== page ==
My motivation for this question is personal. I'm a software engineer and I study mathematical logic as a hobby. Subjectively, it feels like I make the most progress after asking a question on the Math Stack Exchange or with friends and getting some kind of feedback on it. Also, I seem to get some benefit from preparing a question even if I later discard it. I don't know much about the effectiveness of various kinds of self-learning though (and receiving feedback from other people might not qualify as self-learning), and I have no non-anecdotal knowledge.

I'm wondering if any research has been done on acquisition of undergraduate and post-undergraduate-level math outside of classroom settings and what kinds of strategies yield what kinds of results.

It seems like research on this would be hard to do: you'd have to pick a subject, pick a book or a paper, send it to people, give different groups different instructions, and then compare results after a while. I'm not sure what you'd test: maybe test the effect of doing exercises in a textbook versus not on student performance on an exam.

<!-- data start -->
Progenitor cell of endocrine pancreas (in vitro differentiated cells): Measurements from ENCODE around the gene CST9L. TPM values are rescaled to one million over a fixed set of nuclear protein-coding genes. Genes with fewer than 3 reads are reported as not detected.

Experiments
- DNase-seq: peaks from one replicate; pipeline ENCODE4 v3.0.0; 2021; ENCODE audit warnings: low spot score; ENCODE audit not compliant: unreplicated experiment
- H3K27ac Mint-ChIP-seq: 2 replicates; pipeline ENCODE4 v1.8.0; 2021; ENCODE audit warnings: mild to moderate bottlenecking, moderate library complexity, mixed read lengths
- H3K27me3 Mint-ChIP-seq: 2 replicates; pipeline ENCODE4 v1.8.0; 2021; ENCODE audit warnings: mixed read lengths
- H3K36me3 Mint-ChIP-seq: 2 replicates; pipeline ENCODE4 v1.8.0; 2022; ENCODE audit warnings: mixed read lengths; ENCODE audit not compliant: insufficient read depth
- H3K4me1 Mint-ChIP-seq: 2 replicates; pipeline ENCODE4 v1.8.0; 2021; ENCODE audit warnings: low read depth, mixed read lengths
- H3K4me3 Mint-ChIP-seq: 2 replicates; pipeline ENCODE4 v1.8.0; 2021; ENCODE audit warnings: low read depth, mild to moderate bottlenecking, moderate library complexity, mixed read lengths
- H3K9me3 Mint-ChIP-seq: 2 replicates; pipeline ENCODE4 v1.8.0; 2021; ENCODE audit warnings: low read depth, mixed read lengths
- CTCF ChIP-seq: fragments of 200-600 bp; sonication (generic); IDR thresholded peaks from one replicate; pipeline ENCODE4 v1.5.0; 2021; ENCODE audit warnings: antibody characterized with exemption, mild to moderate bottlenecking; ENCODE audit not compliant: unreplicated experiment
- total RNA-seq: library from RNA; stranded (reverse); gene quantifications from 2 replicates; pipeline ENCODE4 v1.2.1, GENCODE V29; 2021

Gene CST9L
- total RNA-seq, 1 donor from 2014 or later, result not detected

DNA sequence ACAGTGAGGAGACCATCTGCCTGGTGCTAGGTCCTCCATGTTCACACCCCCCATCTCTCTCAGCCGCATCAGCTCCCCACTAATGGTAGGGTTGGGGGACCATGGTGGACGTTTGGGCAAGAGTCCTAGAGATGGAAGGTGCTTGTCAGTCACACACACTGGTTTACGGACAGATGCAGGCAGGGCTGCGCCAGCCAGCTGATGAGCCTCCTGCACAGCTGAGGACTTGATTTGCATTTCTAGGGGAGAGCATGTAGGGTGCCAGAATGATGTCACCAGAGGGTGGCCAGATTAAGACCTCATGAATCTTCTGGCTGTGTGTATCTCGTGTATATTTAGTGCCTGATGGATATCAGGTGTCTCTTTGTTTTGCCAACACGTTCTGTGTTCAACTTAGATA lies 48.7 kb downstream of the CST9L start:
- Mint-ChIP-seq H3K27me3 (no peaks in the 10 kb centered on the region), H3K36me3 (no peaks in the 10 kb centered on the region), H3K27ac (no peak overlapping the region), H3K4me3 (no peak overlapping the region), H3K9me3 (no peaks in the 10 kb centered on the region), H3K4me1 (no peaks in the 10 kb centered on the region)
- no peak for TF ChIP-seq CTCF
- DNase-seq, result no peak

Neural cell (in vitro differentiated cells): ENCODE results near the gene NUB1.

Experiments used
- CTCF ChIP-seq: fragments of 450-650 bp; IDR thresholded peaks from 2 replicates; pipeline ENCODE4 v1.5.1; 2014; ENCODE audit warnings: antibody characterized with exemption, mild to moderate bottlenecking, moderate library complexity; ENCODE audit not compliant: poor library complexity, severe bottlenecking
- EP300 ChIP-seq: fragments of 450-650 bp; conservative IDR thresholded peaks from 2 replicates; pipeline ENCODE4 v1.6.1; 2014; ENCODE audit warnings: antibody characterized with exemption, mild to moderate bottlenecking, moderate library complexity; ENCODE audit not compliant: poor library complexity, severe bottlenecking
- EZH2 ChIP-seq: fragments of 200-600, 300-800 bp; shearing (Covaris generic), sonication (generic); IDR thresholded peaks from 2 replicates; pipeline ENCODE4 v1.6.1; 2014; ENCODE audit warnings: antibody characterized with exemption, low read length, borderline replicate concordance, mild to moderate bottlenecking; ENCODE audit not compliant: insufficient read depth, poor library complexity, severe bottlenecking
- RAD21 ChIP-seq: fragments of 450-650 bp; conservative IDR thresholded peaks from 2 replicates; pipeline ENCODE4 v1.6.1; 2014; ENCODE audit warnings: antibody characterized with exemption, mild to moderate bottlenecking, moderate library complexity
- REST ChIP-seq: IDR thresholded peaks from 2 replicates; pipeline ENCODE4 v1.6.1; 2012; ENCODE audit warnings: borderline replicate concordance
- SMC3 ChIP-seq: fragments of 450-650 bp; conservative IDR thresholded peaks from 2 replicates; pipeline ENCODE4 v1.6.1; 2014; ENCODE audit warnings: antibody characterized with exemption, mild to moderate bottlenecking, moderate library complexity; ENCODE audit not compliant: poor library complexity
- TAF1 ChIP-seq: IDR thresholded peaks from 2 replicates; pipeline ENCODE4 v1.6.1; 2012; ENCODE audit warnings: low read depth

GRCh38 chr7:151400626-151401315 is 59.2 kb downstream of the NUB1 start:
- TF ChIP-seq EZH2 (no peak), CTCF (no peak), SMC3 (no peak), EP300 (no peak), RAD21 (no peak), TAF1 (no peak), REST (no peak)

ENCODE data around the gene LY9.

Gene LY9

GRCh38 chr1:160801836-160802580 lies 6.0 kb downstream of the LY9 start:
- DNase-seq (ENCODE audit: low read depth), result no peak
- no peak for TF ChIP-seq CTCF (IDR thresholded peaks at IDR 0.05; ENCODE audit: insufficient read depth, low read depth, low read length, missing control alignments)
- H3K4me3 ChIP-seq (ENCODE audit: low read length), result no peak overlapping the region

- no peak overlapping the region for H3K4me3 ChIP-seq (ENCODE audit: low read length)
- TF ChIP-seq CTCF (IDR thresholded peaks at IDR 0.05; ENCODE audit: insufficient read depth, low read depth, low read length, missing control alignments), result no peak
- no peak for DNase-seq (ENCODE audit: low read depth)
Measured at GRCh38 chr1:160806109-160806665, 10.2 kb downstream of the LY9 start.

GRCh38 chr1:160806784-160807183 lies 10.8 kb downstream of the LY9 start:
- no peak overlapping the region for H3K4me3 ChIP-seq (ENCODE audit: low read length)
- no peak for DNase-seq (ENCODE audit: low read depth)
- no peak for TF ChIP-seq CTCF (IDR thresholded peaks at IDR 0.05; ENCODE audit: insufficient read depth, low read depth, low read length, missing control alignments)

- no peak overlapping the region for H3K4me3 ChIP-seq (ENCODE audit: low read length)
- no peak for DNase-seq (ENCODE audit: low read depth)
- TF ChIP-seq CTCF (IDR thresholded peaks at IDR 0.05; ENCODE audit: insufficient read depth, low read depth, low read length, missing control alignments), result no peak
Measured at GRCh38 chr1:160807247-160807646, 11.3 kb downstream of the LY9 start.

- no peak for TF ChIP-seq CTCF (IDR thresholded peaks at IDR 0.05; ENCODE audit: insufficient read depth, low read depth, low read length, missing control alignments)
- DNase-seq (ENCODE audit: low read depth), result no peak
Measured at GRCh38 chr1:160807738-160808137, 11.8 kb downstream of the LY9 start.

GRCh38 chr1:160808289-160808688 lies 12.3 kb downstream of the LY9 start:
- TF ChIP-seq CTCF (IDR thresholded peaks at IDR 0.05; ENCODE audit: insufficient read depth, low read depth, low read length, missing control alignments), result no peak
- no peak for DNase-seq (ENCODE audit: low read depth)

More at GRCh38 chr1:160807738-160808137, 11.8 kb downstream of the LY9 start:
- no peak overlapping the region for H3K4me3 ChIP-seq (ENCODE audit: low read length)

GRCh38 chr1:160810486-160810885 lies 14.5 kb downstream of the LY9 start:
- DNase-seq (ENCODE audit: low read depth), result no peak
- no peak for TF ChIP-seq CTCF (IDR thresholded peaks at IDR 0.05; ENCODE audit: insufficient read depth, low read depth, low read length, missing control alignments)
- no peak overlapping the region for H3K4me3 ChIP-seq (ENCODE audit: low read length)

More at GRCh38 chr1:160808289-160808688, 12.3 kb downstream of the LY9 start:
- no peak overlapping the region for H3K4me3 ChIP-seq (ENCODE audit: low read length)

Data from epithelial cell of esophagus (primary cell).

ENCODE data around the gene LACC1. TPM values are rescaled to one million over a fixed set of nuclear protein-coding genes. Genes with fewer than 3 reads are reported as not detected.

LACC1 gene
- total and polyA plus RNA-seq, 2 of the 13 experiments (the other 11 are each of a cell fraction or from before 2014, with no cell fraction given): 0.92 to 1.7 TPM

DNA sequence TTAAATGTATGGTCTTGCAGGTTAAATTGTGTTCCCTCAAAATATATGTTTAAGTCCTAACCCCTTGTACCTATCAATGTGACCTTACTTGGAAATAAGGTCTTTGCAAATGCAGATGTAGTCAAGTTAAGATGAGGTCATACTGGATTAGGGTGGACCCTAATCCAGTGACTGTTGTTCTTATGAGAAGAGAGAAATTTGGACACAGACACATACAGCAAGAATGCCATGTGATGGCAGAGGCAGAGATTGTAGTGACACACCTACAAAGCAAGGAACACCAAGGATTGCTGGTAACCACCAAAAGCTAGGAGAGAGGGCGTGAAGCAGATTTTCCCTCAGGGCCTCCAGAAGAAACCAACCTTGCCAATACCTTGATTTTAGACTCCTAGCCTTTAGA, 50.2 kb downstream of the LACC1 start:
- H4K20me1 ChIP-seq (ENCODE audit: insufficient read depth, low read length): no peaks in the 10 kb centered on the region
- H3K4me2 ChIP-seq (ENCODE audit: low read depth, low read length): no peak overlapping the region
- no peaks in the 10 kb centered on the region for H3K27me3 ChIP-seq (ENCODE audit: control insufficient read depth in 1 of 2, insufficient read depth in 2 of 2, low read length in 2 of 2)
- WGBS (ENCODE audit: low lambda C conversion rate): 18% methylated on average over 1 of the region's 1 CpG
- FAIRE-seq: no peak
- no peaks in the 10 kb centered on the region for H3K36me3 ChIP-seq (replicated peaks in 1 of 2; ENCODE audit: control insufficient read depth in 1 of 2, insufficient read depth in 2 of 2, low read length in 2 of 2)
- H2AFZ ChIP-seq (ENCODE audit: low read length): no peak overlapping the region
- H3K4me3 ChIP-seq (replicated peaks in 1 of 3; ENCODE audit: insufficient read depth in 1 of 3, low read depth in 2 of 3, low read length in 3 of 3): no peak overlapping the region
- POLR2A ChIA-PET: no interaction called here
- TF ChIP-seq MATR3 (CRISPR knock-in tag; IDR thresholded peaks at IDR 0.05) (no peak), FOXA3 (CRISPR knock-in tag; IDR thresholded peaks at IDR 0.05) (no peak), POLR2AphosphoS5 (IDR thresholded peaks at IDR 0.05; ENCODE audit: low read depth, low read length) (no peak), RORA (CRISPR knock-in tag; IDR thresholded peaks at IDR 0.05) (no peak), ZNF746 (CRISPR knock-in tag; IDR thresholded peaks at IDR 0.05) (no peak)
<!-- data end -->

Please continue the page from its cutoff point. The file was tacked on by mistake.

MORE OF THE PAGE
So I'm curious if any kind of study has been done on this before.

  • 1
    $\begingroup$ You could offer yourself as a case study to a researcher in the field. $\endgroup$
    – Tommi
    Dec 5, 2022 at 8:30

1 Answer 1


I recommend a science citation search for papers on mathematics correspondence courses. Perhaps restrict it to last century, to eliminate online courses, as being a little extra scaffolding. Old style correspondence courses are a little more scaffolding than just having a book. But a decent proxy. In particular, look at dropout and pass rates.

I think the biggest hurdle is dropout. Look at the massive drops in moocs. Anything you can do to minimize that, the better. Easier texts. Auditing. Feedback loops. Making a promise to a friend. Having an external objective like a validation or AP test. Paying a tutor. Etc. This is more serious than the learning, or not, from question answering sites.

If you don't master one tricky homework problem, but get through Stewart calculus front to back, you have outperformed the kid who drops out in chapter 2 of Spivak. And you can always do the Spivak later.


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